I read earlier about the Wikipedia outage. I wonder who will be next to jump on the protest bandwagon. There is nothing that warms the cockles of my heart more than a good ol’ fashion protest.

Ham radio and my year in Korea

Here is a a re-cap of my amateur radio activities during my past twelve months in Korea:

(1) DX – I enjoyed working a good bit of DX, enjoying most QSOs with stateside contacts as well as Pacific exotics. The greatest limitation I had was my operation location and resulting inability to ideally situate an HF antenna. Living in the barracks (the ultimate in CC&R) restricted any type of permanent antenna installation, further limiting my options. I solely used a Buddipole (which after many additional accessory purchases, became two Buddipoles). Despite the antennas being positioned next to a three story building, I was able to make contacts to North America, South America, Europe, and even Africa. I credit this to improved band conditions over the past months and also the Buddipole… it’s a keeper.

(2) EchoIRLP node – I brought my embedded EchoIRLP node to Korea and interfaced it with a Kenwood VHF/UHF rig. Again, with my poor location and inability, I could not have an antenna installed outdoors. Instead, I kept the Kenwood rig at its minimum wattage setting and used a roll-up J-Pole made from ladder line. With my HT also set on minimum power, I was able to make effective use of the EchoIRLP node. My primary contacts via the node were with the XYL back in Kansas. She has a mobile VHF rig, to include APRS. I could check to see when she was on the road for her morning or afternoon commutes, connect through my EchoIRLP node here in Korea to our EchoIRLP node back in Kansas. With the XYL’s rig set to the frequency of the Kansas node, I could frequently ride along with the XYL and harmonics as they moved about. Additionally, the Echolink capability of the embedded node allowed me to regularly talk to my dad, KD6EUG, while he connected to my node via an app on his cell phone. Another great enjoyment was the ability to monitor the different IRLP reflectors and sometimes participate in ongoing nets. I am sold on the flexability of the embedded EchoIRLP node and will take it with me again when I get deployed for a long duration.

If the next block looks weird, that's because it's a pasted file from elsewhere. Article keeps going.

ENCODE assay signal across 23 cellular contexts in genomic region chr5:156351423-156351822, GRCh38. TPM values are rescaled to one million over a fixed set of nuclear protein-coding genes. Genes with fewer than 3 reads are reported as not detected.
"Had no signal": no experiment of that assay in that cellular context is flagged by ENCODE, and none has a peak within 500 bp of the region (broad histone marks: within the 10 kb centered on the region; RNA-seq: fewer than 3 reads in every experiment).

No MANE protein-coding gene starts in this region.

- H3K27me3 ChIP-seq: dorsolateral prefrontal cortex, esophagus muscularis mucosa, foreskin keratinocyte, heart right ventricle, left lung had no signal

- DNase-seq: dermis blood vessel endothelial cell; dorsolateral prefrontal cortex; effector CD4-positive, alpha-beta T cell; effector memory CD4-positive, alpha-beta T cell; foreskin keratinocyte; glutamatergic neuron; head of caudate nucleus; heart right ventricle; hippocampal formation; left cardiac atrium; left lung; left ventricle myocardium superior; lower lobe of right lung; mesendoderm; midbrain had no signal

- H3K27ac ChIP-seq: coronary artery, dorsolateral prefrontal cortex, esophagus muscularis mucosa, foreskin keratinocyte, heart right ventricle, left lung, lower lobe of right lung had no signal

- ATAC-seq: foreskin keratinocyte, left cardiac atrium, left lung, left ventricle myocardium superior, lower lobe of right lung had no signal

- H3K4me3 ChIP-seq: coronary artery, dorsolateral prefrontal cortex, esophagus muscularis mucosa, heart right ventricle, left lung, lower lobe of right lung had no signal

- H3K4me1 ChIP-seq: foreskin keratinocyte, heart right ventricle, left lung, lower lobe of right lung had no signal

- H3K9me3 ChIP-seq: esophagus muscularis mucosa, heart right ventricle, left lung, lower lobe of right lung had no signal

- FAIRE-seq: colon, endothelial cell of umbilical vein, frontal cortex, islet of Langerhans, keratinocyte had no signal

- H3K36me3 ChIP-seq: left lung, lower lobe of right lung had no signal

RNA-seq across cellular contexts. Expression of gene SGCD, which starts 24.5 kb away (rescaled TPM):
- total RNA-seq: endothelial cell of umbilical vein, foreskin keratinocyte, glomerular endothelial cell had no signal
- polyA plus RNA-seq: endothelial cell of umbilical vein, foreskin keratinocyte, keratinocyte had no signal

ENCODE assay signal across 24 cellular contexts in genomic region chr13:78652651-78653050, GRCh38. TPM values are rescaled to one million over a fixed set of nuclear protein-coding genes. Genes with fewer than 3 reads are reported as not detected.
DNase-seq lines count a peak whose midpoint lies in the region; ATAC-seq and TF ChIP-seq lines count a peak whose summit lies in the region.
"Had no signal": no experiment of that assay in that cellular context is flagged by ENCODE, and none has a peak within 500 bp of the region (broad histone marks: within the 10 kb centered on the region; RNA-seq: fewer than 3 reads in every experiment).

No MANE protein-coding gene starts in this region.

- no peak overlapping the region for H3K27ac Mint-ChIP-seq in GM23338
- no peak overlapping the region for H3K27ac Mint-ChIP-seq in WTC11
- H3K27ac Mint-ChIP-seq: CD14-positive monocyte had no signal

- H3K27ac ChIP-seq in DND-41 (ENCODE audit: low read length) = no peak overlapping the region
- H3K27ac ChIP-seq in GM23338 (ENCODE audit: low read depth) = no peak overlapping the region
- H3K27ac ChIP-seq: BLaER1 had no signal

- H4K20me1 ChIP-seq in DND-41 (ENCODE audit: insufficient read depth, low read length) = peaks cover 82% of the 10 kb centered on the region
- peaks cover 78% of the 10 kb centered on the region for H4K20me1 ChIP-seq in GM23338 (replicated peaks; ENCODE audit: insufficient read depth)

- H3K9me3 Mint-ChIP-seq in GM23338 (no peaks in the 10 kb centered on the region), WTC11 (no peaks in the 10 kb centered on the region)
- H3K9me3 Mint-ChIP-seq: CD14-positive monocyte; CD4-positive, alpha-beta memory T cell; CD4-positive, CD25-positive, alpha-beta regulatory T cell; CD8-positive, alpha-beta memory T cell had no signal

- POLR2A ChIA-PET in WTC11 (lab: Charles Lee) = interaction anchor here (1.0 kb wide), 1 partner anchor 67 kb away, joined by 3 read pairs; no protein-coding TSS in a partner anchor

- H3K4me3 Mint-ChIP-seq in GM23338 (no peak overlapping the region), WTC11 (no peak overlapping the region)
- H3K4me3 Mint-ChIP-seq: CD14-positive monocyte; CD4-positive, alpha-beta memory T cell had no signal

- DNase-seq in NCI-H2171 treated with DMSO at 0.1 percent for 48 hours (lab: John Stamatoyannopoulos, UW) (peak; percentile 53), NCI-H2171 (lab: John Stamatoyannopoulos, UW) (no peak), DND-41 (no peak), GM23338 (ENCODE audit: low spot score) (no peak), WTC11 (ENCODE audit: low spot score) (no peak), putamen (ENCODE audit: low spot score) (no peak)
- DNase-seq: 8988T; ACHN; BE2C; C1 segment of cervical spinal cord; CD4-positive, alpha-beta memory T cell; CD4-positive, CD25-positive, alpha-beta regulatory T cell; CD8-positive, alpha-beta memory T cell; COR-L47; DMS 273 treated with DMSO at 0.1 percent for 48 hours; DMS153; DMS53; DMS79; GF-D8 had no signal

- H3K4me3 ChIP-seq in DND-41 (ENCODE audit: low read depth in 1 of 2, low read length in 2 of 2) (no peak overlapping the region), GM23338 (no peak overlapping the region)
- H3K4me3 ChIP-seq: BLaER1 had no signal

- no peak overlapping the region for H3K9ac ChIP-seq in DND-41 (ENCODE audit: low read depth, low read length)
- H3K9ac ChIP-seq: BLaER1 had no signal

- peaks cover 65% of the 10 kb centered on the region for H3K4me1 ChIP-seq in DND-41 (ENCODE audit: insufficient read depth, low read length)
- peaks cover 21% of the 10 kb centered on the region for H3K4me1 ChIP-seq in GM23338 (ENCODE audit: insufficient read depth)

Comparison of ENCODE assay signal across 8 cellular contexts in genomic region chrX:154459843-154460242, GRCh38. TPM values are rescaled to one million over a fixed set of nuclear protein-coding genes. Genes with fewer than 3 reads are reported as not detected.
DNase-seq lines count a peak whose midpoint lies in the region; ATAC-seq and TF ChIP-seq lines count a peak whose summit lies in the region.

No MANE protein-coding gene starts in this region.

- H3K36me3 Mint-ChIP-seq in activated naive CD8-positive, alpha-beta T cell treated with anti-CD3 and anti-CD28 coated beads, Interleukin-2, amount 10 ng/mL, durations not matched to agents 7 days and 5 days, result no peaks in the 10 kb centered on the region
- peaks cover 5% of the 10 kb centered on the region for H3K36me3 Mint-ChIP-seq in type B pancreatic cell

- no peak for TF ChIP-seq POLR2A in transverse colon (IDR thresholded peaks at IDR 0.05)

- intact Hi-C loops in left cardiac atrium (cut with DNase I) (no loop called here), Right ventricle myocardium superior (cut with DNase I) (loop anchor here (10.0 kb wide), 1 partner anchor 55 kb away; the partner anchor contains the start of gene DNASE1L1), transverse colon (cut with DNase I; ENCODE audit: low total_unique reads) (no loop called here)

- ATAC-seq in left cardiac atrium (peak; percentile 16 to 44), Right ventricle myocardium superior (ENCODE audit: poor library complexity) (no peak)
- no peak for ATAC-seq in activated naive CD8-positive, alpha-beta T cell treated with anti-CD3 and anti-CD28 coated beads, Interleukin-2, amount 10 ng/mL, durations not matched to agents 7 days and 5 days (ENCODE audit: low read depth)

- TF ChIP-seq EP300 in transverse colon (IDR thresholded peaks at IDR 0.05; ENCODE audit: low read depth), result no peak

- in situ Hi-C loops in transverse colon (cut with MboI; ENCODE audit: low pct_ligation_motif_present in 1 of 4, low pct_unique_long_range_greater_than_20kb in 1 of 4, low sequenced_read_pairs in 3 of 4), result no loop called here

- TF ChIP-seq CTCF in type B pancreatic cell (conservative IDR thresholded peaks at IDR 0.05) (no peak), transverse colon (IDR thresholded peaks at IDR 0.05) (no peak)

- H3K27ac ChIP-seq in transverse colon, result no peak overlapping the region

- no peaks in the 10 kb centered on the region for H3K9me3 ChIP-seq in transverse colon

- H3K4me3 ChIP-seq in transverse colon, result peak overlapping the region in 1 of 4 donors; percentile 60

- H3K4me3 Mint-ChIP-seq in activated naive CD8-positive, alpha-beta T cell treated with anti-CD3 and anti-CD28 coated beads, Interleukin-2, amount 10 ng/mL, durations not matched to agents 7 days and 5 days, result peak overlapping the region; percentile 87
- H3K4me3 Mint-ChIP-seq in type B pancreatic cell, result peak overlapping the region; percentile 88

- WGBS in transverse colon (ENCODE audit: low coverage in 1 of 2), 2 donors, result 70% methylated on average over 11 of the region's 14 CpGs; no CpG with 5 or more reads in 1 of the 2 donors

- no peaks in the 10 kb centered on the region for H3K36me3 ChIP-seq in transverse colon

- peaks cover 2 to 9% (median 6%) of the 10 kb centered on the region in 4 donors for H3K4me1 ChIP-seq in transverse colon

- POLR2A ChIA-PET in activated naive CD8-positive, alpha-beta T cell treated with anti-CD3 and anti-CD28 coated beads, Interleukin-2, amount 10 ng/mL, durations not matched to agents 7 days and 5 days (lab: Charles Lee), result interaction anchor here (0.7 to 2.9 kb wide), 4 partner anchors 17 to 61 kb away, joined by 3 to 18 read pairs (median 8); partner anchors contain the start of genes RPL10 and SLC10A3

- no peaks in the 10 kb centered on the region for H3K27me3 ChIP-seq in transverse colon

(3) D-STAR – starting with a D-STAR Dongle, I moved to a DV Access Point and got an ICOM D-STAR HT. I enjoyed playing with D-STAR and the ease of having the Access Point as well as the IC-92AD (http://www.universal-radio.com/catalog/ht/5092.html) made using D-STAR pretty straight forward. There is no aruging that the audio quality for D-STARS is poor. The complicated nature of setting up a rig at home for the XYL would also make D-STAR a poor choice to replace the EchoIRLP node. However, I enjoyed having the flexibility of having the ability of getting on D-STAR.

(4) Linux – all my radio operations here were supported by using the Ubuntu distrobution of Linux. After toying with CQRlog, I have settled on fldigi as my primary interface to my HF rig.

(5) APRS – although my APRS operations here were limited to the internet (Korea has virtually no APRS traffic), I used xastir (www.xastir.org) to show where my operating location was and also advertised my EchoIRLP node.

(6) WX station – never happen. I could not find a good location to place the collector, so it is still in the box. More importantly, wgoohat I didn’t get the opportunity to learn was how to interface a weather station to the APRS application xastir.

(7) Stars & Stripes article – I was able to discuss my amateur radio experiences with a reporter from Stars & Stripes.

Xastir up and running